Do you get the most from your RAID log

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RAID log

All projects should have some form of RAID Log. (Usually covering Risks, Assumptions, Issues and Dependencies).  The default tool seems to be a spreadsheet, usually Microsoft Excel.  Another common theme is that RAID logs are populated at the beginning of the project and the rate of maintenance drops as the project progresses.

Occasionally you will see RAID logs that also record actions and other project elements like configuration control.  But for the purposes of this post let us assume the original 4 topics.

 

Are there better tools than Excel?

There are many tools that will allow you to create and manage a RAID log.  But the most widely used is a simple spreadsheet.  Most PPM Tools allow the integration of Issues and Risks into your project.  The better PPM applications also cover dependencies and assumptions.

Excel is an easy answer and there are a wealth of templates that provide a basic setup.  But the spreadsheet provides little extra value that a simple list in a notebook.  It is rare to find templates that allow tracking of entries over time.

So, a spreadsheet is reasonable if you have no other tool, but could you do more?

SharePoint and some other collaboration tools allow lists with mixed content types that can allow some benefits over a flat spreadsheet.

Does your RAID log allow you to connect Risks and Issues?

A useful function of a good RAID log is the ability to link risks and issues and streamline the management overhead.  This link can also lead to better use of time by sharing solutions and options between the project team and stakeholders.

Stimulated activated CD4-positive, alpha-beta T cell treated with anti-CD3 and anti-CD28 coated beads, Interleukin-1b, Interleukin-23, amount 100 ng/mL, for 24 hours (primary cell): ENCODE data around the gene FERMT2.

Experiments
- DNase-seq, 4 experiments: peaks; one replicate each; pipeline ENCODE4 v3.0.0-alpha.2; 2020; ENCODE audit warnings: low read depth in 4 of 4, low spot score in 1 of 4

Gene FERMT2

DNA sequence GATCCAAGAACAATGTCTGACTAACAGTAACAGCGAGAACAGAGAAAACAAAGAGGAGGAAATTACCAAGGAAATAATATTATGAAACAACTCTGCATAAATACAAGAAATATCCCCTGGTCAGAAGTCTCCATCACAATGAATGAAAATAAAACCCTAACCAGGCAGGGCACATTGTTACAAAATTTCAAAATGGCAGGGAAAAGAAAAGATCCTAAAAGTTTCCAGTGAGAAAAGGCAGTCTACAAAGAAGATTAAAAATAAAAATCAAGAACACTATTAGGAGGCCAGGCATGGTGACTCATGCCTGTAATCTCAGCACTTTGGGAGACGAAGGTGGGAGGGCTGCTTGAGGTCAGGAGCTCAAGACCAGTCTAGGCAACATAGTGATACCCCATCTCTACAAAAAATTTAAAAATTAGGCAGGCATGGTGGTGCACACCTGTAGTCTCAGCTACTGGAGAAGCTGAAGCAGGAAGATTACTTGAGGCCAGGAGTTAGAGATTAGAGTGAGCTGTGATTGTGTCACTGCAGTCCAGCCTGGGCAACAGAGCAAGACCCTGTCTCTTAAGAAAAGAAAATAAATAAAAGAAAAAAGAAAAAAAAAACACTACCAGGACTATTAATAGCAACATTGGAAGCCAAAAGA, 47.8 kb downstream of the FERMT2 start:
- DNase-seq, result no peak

Where you can also track progress and history of each item you can better follow how risk is managed.

Connection RAID items together can avoid duplication of effort.

 

How well does you RAID log allow dependency tracking?

Dependency tracking is often poorly recorded in projects.  Even in projects that have a record of dependencies it does not allow connections to other projects and external bodies.  Does your RAID log highlight events in your plan that depend on things outside your project?

In well-defined dependency tracking each project should be able to identify the projects that will affect your project. As well as the projects which will be affected by your project. A situation that is very difficult to implement across multiple independent spreadsheets.

 

Is the RAID log only giving information on your project?

Many solutions for RAID logs provide access to a single project. But a central log that allows maintenance by individual projects but sharing of information between projects has distinct advantages.

A project manager can gain by tapping into issues already being addressed by separate projects. The PMO can save time collating information across a portfolio because the data is in a common form and already held in one place.

Also, because there is a common method of managing the logs, team members can understand status on new projects more quickly.

 

What ways can you do it better

So with a collaboration tool like SharePoint you can start to make better use of the RAID log. Using it in a way that reduces the work to maintain it but gives better benefits of shared information and avoiding duplicated effort.

We will expand how you might use RAID logs in SharePoint in a future post and even suggest ways you might get more out of Excel to improve this process.